6 Strangest underground societies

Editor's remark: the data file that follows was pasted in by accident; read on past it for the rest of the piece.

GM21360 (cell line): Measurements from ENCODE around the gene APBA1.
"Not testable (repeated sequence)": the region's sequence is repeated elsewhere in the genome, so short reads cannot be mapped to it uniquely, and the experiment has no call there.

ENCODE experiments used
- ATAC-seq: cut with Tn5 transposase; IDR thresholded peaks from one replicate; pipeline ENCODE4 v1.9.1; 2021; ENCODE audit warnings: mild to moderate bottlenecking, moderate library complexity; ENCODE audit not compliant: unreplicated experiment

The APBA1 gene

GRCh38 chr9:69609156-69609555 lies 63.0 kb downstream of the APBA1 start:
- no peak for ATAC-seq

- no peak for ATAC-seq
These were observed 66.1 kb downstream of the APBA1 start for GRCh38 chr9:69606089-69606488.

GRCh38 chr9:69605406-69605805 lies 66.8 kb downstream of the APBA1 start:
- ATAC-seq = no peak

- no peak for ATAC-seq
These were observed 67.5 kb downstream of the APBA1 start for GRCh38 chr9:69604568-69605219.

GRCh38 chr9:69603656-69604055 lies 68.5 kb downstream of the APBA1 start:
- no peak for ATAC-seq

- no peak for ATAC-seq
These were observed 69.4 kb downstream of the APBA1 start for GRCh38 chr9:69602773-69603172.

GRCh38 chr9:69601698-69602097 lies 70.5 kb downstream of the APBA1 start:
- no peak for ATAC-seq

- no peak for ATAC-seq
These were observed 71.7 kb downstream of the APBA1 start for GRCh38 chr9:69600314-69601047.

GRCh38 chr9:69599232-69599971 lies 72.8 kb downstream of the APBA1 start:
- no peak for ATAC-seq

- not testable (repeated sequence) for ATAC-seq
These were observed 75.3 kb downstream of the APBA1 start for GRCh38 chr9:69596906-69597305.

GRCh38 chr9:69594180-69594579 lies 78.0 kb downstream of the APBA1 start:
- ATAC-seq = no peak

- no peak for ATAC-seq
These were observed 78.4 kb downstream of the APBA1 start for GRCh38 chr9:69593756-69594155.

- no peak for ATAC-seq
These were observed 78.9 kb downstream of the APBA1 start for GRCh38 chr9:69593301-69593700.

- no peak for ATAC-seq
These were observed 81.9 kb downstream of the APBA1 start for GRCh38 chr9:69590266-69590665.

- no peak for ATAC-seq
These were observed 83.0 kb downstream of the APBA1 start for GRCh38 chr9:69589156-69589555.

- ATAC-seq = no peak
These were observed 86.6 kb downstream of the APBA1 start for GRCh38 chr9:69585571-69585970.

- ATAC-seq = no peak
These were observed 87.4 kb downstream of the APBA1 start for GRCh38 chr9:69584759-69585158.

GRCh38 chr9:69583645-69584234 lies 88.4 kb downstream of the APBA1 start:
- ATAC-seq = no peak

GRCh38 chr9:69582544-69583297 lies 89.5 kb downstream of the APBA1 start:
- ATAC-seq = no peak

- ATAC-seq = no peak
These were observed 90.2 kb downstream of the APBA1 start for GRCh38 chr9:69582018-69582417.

Do you know what’s going on in the earth beneath your feet? The world we know barely scratches the surface—and far below, strange societies thrive in the deepest and darkest of places. These are the tales of the modern-day societies that live below the Earth’s surface. Buried under the streets of regal Paris lies a most macabre underworld known as the Catacombs. This dusty ossuary holds the bones of over six million people secure within the twisting array of tunnels and caves. Its passages cover nearly three hundred and twenty one kilometers of sprawling subterranean real estate. One wrong turn, and you might find yourself wandering among the dead for eternity. Originally, the Catacombs were a network of tunnels dating back to the 13th century, the remnants of the limestone mines, which caused Paris to grow into the city we know today. By the 17th century, the burgeoning city had filled all of its cemeteries to capacity, flooding the streets with the delightful aroma of decaying flesh. Eau de corpse, anyone? Towards the end of the 18th century, the situation continued to deteriorate. King Louis the Fifteenth decided that enough was enough—he decreed that no more burials would be allowed within the city limits, though due to resistance from the clergy the cemeteries remained undisturbed. It wasn’t until the reign of Louis the Fifteenth’s successor, Louis the Sixteenth, that the crusade against the body odor made any progress. Louis the Sixteenth flexed his royal muscle and declared that all cemeteries were to be relocated outside of the city, but still the clergy refused to budge. In 1780 torrential rains saturated the soil, causing the bodies contained in one cemetery to surface and spill onto the adjacent land. Thankfully, after this unfortunate event the rest of the city agreed that something must be done. It’s all fun and games until there’s a body on your lawn. By 1798, the occupants of every cemetery in the city had been moved by hand from their former homes into their final resting places within the catacombs—a job that certainly no one would envy. The Catacombs saw use throughout the French Revolution, and in 1860 the government finally decided they had filled the tunnels sufficiently. Since then, the tunnels have been a haven for urban explorers and others who wish to haunt the gloom with the dead. Despite one of the entrances to the Catacombs bearing a sign, which reads “Stop! This is the empire of death!” you can find many signs of life down there today. In 2004, the Parisian Police stumbled upon a bizarre complex within the Catacombs, complete with electrical power, a cinema, a restaurant, phone lines, and a closed circuit surveillance system. If that isn’t the lair of a supervillain, I don’t know what is. The place had seemingly been abandoned by the time police discovered it, though there were clear signs of recent occupation. When they returned three days later with city infrastructure experts, they found that the phone lines and power had been cut, and an ominous note was left for them which read “Do not try to find us”. Only a very small section of the catacombs are open to the public, via guided tours only. The other mass expanse of sprawling tunnels are strictly off limits, many explorers and budding residents however use secret entrances to access the Catacombs. Found in peculiar places such as in the basements of bars and small gaps in the walls of the metro tunnels, the locations of these secret entrances are told to others only in strict confidence to avoid the authorities finding them and sealing them permanently. This secret network of illegal catacomb adventurers are known as “Cataphiles”. They have to be secretive because accessing the non-tourist area of the Catacombs is strictly illegal and there’s a hefty fine if caught. If you do plan on plunging into the Catacombs on an exploration of your own, be sure to use the buddy system; this is one place you do not want to get lost, because if you do your chances of ever finding your way out are virtually non-existent. Sequestered from the heat and sand of the Mojave Desert, the Tunnel People of Las Vegas carve out a living in the miles of flood tunnels beneath the city. They live in a world of perpetual twilight, eternally wary of the dangerous creatures indigenous to the region, and the looming threat of rain rushing in to wash away their few possessions. The tunnels flood often and the Tunnel People call the flood after a powerful rainstorm “flushing the toilet”—they have to be ever vigilant, ready to relocate at a moment’s notice. Not exactly a sedentary lifestyle. Las Vegas has a reputation as the gleaming gem of the desert—a beacon of civilization and extravagance, where “what happens in Vegas, stays in Vegas”. This also includes the people who pulled up stakes and migrated their entire lives in a moment to the asphalt oasis, only to discover that making a living amongst the glittering casinos and luxurious hotels wasn’t as easy as they thought. Or perhaps a tragedy forced them out of a secure lifestyle and on to the streets—either way, these nomads usually find their way to the flood tunnels to join the Tunnel People, making a living doing whatever odds and ends they can in the bustling city above. Referred to as “normal people of all ages who’ve lost their way”, their numbers include children, men and women struggling with addiction, and even war veterans coping with post-traumatic stress disorder. Despite their dire circumstances, the resilience of the human spirit is evident in the culture they’ve built for themselves, the tunnel walls painted with elaborate graffiti art and pieces of furniture designating rudimentary “rooms” in the gloom. Though the Tunnel People live far beneath the public eye and the glamour of the Vegas Strip, they are not forgotten. The “Shine A Light” foundation, formed by a journalist in partnership with the charity HELP of Southern Nevada, brings necessities like food and water to the tunnels, along with blankets and other assistance. Bit by bit, the partnership works to improve the lives of the impoverished Tunnel People—forming a flickering light of hope in a very dark place. Like the Tunnel People of Las Vegas, the inhabitants of the Bucharest Sewers in Romania live in a dimly lit underworld beneath the capital city. They have access to a few more amenities than their American counterparts, with electricity powering light bulbs, which dangle from the ceiling in certain areas as well as other electronic luxuries. However, it’s not quite as cheery as it might seem. Hidden away from the denizens of the capital above ground, the people of the Bucharest Sewers are true societal castaways. Though the citizens of Bucharest are aware of the growing community beneath their feet, few offer any kind of assistance. Nearly all of the members of the underworld test HIV positive, with a large portion also suffering from Tuberculosis. Despite the meager amount of light flooding the hollows they call home, darkness lurks in every nook and cranny. The streets overhead can be a harsh place to make a living—the sewers becoming somewhat of a refuge, as they offer a modicum of safety and warmth. And yet, the brutal reality of their life continues to haunt the refugees within the sheer concrete walls, many of them turning to drugs as a means of escape. One man, who goes by the name “Bruce Lee”, serves as the self-appointed vanguard of the sewers. He brings regular care packages of various drugs and distributes them to all in need of a moment’s respite. Though it would be easy to consider him the villain of this particular story, he has also taken it upon himself to protect the children down there from others who would bring them harm, as well as paying local city gangs to stand sentry over the sewers and protect them from antagonists. Sadly, life has become a game of “maintain the status quo”, with little opportunity for improvement. Aid organizations in Romania rely on funds from overseas to continue their operations. Recently the monetary assistance has ceased flowing into the country, rendering the relatively small aid organizations impotent. For the time being, life continues for Romania’s Bucharest Sewer People as it has for years, fading into memory—with a steady stream of drugs as a comping mechanism, and with only the barest of survival essentials. But as long as Bruce Lee rules over his simple kingdom, perhaps they can take comfort in having some small measure of security. Rather than being driven underground by circumstances, the farmers of the Loess Plateau in Yan’an, China, choose to carve dwelling caves from the earth out of convenience instead. Evoking images of Luke Skywalker’s subterranean home on Tatooine in the sci-fi spectacular Star Wars, the farmers take advantage of the plateau’s soft soil to dig traditional yaodong caves for themselves and their families. The yaodong are seen as important family heirlooms to be passed from generation to generation. Many of them are now so old that the exact number of generations who have occupied them has been lost to the mists of time. Even if they can’t tell you who lived there centuries ago, millions of people still call the caves homes to this day. Archeologists have determined that the people of the Loess Plateau first began digging homes during the Zhou Dynasty, between 1046 and 221 BC. Over the years, the cave dwellers came to typify three varieties of yaodong: those dug into cliffs, others set down into the soil, and the last type being structures built partially into or against a mound of earth. Some of the cave dwellings came to incorporate brick and stone into their design, and it’s these that proved to be the longest lasting, some having been upgraded with modern amenities and comforts. No word on whether they have fiber optic Internet yet. Each family generally has between three and five yaodong, with the one at the center serving as the main residence for the older members of the family. Thanks to the insulative properties of the earthen walls, the caves maintain a pleasant temperature all year round. No need for air conditioning or central heating—perhaps the yaodong dwellers are on to something. The breathtaking yellow terrain of the Loess Plateau and the many yaodong dotting the countryside have become a popular tourist attraction in recent years. If you fancy a simple life of peace and plenty whilst living in harmony with the earth, Yan’an is one of the last places on earth where you could carve your own life from the very ground beneath you with like-minded folks. Of course, you could try to dig a cave dwelling elsewhere, but you might get some strange looks. In 1969, the Chinese people were beginning to feel the heat from the Cold War. Chairman Mao Zedong, sensing the growing potential for overt hostility, decreed that tunnels and air-raid bunkers were to be built beneath major cities—leading to the construction of the areas now occupied by the “Rat Tribe” of Beijing. Though the underground shelters were never meant for prolonged occupation, they have become home to millions of citizens and migrant workers who simply can’t afford to live in the city above. The “Rat Tribe” has since claimed many of the city’s basements and other sublevels for rudimentary residences and hostels to house the growing throng in need of cheap accommodation. Due to the cramped conditions, members of the “Rat Tribe” often share bathrooms and kitchens, with thin walls separating them from their neighbors. Not exactly the best place to practice your karaoke I imagine. As a result of the construction projects and infrastructure development brought about by the 2008 Beijing Olympics, thousands of migrants were brought in to perform the manual labor. Left with no other options, many of them flocked to the underground, where they were distinguished from the other inhabitants by the honorable title of the “Ant Tribe” due to their industrious nature and the tiny spaces they came to call home. In 2010, the government actually passed a measure, which declared the underground community illegal, which is just lovely, considering government work, is why many of the migrants are there in the first place. The government cited a desire to reclaim the old air-raid shelters and refurbish them for public use. Over a hundred thousand people were evicted from the underground in 2015, though previous efforts to close down the makeshift housing and hostels of the “Rat Tribe” were met with unprecedented public protests. For now, the long-term prospects for the community are in jeopardy. But as long as they aren’t forcibly removed from the premises, the “Rat Tribe” will continue to make the most of their simple, yet cosy accommodations. Deep within the untamed outback of Australia lies the town of Coober Pedy. After the 1915 discovery of opal gemstones just waiting to be plucked from the arid soil, the town sprang up almost overnight. The siren’s song of precious gems brought people from all around the world to try their hand at mining—but they soon realised just why the outback is so notorious. Sweltering temperatures assailed the fresh-faced miners during the summer, while the winter saw temperatures plunge dramatically in mockery of the former heat. Undaunted by the perilous environment, the miners put their heads together to come up with a solution. That solution, of course, was to move the mining town underground. Though nobody cares to admit it, I suspect some manner of venomous creature also had a hand in prompting relocation efforts. It is Australia, after all. Old mineshafts and new holes carved into the sandstone became homes for the inhabitants of Coober Pedy. Especially in the early years most of the digging was done by hand, though since then the task has been delegated to machinery better suited for the work. As the 20th century rolled on the homes grew more complex, some growing into hotels and inns to manage the tourists coming to bear witness to the peculiar town. Modern Coober Pedy homes include all of the expected amenities, like fully featured kitchens and walk-in closets. Besides housing, some dugouts became stores, museums, and a church as well. Spending any amount of time in the unrelenting heat of the Australian outback is bound to prompt prayers of a cool summer from even the least religious person. Today, tourism rivals the opal as the foundation upon which Coober Pedy’s economy lies. If you happen to find yourself in the area, be sure to stop by the Underground Motel—a rare opportunity to experience the wonders of living beneath the earth without committing wholeheartedly to the lifestyle. If you like it, who knows, maybe there’s a dugout with your name on it.